Mobile counsellor helps youth

mobileClinic---textBanetsi Mphunga, a qualified counsellor, standing next to his Caracara. The vehicle will be used as a mobile psychology unit to serve the people of Khayelitsha. (Image: Ground Up)

A vehicle known in the township as a caracara for its coolness is adding a coolness factor to psychological interventions in the township of Khayelitsha, in Cape Town.

Banetsi Mphunga, a qualified counsellor, bought a VW microbus, popularly known as a caracara in the townships, in May. Because it is the size of a small room, he decided to turn it into a mobile psychology unit.

Mphunga’s caracara will offer free help to township youth who are dealing with psychological trauma.

He told Ground Up, the news organisation that focuses on social justice stories: “I grew up in Khayelitsha. I am a registered counsellor by profession. The idea of the mobile clinic started after realising the need for psychological services here in the township. I realised this from the kids that I worked with in a previous programme; it was an after school care programme.

“I was a programme manager for psycho-social skills, high school level, which is the group that is most vulnerable when it comes to substance abuse and gangsterism.”

PSYCHOLOGICAL ISSUES

Mphunga was inspired when he saw problems manifest in other children when they had to interact with others during his study group. This is when he realised many needed psychological interventions in their lives.

“They always manifested in front of other children and I had to constantly intervene,” he explained. “I enquired from my educator friends, principals and school kids about why they are not making use of psychological services and counsellors in schools.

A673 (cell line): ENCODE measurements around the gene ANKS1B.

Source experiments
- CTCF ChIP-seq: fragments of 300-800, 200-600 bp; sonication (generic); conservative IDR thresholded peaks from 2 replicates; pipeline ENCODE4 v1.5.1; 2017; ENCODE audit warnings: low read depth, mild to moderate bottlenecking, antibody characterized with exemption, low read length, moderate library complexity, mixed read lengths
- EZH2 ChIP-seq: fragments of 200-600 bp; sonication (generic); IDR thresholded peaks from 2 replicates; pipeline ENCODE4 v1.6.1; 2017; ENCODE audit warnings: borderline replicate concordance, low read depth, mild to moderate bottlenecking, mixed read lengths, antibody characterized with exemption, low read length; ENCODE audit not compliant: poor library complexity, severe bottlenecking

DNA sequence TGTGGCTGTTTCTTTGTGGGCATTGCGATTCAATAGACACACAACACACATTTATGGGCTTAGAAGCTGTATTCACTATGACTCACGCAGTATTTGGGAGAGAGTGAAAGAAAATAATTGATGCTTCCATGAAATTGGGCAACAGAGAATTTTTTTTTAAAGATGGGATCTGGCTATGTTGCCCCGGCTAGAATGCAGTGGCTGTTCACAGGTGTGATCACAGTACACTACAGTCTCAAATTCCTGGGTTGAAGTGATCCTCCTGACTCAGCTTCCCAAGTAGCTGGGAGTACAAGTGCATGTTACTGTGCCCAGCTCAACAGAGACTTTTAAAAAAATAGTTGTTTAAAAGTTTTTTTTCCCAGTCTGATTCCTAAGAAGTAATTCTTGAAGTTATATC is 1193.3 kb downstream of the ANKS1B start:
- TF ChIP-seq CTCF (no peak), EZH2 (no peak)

“This is where I discovered that in order to get psychological assistance, they had to wait for weeks to be attended to by someone from the Department of Education, because they didn’t have counsellors at school. So I thought starting a practice could help the community.”

TEACHER CALLED EXPERIENCE

Mphunga is no stranger to the effects of substance abuse. “I also experimented with drugs while growing up,” he admitted. “I started smoking weed and then from there I did mandrax, but luckily I managed to stop before I became an addict and before my family found out. But these days, kids are not that lucky.”

Since buying the vehicle in May, Mphunga has used it to lead a study group of four schoolchildren, which sparked the idea to use the minibus as a practice.

“A kombi is more or less the same size as the rooms that I have viewed that I would be using and running the practice from. The study group tested my idea of using the kombi as a practice and I saw, I could do it. I can engage with the kids in comfort and no-one can just walk in and disturb us,” he said.

“So I just need to have this kombi fixed interior-wise, put tinted windows and branding, then I will have a clinic that can assist these kids. This is a popular van among these kids, because everywhere I go kids note the green kombi even though there’s nothing special about it. They even start singing the hit song <em>Caracara</em> when they see the car. So since it’s a popular van it can work well as a consultation room.”

Although in need of funding to equip the kombi fully, Mphunga said nothing would stop him from starting to operate in August. He would use the mobile practice as a referral agent to rehabilitation centres.

“Something that I have noted in my observation of psychological services,” he added, “is that kids default on their therapy sessions because they are stigmatised for seeking psychological assistance because there is this thing in society that if you seek psychological assistance, then there is something wrong with you, that you are mentally challenged or you are weak.

“There’s also an issue of fear of the clinical environment. They feel intimidated by the environment and talking to someone. The kombi can serve as an initiating tool for therapy.”

First sessions could take place in the mobile practice, with referrals and follow-up sessions at a more established venue. Mphunga has applied for rooms.

“Not all sessions will be in the kombi, only those that need immediate help. Like for example when there has been a shooting in school, we will be there. The kombi will be like an emotional ambulance.”